Those of you who have been following our YouTube channel for a while will have noticed a number of changes in what we have in the background. It’s all about being able to keep things neat and tidy while showcasing what we are working on in the video at the time.
We found that having a piece of batting on the wall worked quite well, but it wasn’t terribly attractive so we came up with the idea of putting the batting onto a canvas board.
Now we tried a few techniques and kept ending up with pokey out bits on the corners, which weren’t at all attractive. But we persevered and finally came up with a workable solution. So the finished board is not only practical for us but it has tidy corners.
Watch the video tutorial below or scroll down for the written instructions
So What Do You Need?
- 1 canvas artists board – the one in the video is 18″ x 18″ but you can use any size canvas board.
- Enough batting to cover the front of the board and reach around the back to cover the struts. We cut our batting at 22″
- Staple gun
- Cut the batting 4″ wider than the size of your canvas.
- Lay the canvas in the middle of the batting.
- Fold the batting to the back, covering the edge of the canvas.
- Staple in one or two places on each side just to hold the batting in place. You could also use a hammer and nails.
- Don’t staple near the corner as we have to neaten those up before stapling them and you will want a bit of wiggle room to play with.
- Once you have put the staples into the first side move to the other side and just give the batting a little tug so that it is taut on the front.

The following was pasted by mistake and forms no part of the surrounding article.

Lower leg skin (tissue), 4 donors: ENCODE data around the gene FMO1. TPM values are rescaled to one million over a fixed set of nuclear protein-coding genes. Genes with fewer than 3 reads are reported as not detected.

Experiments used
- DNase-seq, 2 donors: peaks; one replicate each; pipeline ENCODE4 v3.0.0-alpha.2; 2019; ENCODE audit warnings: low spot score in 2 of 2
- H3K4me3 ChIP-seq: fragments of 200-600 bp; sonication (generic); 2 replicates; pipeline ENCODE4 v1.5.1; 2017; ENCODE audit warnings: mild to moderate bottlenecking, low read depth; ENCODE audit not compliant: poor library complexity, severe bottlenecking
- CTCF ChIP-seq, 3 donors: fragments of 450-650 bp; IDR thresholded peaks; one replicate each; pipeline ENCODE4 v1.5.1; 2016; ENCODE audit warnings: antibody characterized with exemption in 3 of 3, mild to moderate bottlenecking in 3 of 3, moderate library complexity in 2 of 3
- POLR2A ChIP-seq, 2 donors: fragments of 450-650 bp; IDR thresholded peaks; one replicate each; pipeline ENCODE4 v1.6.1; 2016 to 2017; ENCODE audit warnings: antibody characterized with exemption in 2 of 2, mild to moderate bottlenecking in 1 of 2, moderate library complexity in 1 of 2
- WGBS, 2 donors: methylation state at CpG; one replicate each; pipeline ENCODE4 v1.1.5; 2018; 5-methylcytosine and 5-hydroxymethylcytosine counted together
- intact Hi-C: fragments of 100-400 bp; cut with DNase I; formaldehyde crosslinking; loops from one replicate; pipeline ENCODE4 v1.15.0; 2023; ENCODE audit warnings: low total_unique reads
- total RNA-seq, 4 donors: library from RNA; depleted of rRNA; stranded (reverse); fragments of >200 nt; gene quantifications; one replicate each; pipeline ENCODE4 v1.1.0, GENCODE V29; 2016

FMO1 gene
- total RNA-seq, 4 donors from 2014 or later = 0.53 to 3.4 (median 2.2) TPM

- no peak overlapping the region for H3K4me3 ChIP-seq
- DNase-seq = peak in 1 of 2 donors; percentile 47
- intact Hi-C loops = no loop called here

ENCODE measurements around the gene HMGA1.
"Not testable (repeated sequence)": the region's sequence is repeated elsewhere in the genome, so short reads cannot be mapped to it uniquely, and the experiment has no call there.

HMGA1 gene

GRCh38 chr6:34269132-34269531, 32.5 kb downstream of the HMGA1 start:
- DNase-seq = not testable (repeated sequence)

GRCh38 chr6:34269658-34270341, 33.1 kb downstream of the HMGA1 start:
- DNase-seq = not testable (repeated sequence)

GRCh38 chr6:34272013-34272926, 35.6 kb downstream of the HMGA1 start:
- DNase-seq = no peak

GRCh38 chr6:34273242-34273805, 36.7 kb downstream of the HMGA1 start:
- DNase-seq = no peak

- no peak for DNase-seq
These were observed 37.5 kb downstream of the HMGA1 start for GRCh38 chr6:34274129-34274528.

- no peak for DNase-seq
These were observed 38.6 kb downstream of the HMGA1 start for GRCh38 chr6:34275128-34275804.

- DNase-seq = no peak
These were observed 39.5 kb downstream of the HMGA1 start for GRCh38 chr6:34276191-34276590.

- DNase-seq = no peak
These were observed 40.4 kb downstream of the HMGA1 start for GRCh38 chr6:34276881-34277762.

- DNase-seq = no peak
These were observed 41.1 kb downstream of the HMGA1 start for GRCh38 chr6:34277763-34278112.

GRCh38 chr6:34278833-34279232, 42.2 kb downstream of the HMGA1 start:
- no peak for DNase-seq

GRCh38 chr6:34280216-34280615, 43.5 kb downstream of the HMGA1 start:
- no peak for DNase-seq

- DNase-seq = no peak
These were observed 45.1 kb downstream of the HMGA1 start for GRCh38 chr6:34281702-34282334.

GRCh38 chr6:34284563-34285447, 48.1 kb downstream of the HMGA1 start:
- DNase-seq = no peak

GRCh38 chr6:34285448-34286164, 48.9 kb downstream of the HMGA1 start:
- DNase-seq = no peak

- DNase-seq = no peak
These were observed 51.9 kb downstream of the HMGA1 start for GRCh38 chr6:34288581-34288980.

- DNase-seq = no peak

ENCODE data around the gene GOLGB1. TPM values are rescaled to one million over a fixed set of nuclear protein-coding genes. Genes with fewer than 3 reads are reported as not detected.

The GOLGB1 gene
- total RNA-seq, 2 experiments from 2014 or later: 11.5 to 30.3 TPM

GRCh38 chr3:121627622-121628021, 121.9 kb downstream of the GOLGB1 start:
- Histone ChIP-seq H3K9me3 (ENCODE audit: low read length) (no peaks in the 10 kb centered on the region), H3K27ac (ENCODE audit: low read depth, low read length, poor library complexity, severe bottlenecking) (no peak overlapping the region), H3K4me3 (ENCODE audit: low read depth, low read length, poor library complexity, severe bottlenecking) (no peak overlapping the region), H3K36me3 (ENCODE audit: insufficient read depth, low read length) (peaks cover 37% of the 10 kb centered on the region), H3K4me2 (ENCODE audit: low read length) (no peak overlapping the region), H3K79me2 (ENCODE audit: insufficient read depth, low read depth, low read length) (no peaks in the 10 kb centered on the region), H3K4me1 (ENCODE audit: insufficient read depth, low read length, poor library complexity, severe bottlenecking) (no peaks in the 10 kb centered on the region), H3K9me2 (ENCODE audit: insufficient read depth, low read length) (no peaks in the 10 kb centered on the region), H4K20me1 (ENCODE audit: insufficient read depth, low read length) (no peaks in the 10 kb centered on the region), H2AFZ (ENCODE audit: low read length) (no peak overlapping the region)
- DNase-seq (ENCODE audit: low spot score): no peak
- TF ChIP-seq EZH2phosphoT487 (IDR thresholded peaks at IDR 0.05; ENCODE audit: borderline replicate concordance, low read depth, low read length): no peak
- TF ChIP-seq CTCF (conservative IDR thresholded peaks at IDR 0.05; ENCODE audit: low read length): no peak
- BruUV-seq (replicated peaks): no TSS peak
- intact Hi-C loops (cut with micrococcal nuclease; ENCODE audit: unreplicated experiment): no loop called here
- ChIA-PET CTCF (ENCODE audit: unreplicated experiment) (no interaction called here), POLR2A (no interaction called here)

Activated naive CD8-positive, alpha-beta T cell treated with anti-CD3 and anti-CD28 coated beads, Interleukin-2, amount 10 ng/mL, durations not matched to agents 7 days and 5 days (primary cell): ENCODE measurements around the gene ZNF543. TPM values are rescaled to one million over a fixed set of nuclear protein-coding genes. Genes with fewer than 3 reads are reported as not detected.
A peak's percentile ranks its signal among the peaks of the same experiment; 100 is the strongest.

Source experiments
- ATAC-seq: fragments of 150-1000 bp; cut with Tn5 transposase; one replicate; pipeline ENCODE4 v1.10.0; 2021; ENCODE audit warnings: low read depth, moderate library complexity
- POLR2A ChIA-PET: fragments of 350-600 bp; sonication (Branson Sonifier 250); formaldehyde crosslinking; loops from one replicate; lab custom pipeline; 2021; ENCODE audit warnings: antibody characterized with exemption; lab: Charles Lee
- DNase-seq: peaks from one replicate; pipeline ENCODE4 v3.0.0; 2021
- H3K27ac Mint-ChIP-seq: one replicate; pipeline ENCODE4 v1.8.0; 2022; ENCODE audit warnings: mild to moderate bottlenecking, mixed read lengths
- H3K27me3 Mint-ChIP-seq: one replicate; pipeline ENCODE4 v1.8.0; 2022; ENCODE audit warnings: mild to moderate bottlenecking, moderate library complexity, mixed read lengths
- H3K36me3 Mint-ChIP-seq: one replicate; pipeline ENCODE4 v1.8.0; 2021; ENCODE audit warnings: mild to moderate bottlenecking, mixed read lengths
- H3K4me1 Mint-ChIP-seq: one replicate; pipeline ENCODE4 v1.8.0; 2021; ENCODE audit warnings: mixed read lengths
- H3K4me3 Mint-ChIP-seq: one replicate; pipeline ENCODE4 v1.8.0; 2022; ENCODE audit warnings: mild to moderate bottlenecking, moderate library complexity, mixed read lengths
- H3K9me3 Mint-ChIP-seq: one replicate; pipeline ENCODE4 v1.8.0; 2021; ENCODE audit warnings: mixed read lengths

- Now put a couple of staples in that side.
- Repeat for the top and bottom so that all four sides have the batting stapled in place.
Now for the corners
- Bring the excess corner piece so that the point lines up with the side of the canvas (see picture or better still – check out the video above)
- Fold in the excess fabric so that it lines up, as near as possible to the outside edge of the canvas
- Now fold over the batting piece to neatly cover the corner and staple in place.
- Add some more staples around the edges to keep the batting stable giving a little tug on the batting as you go.
- And there you have it, a quick and simple Quilt Block Board.
How We Attached the Quilt Design Board to the Wall
We measured the board and then about 10 inches from each end we drilled masonry screws into the wall at that measurement. You could also put one in the middle if you like.
We then added screw hooks to the top of the board. We just hand screwed them in and they hooked over the nails in the wall.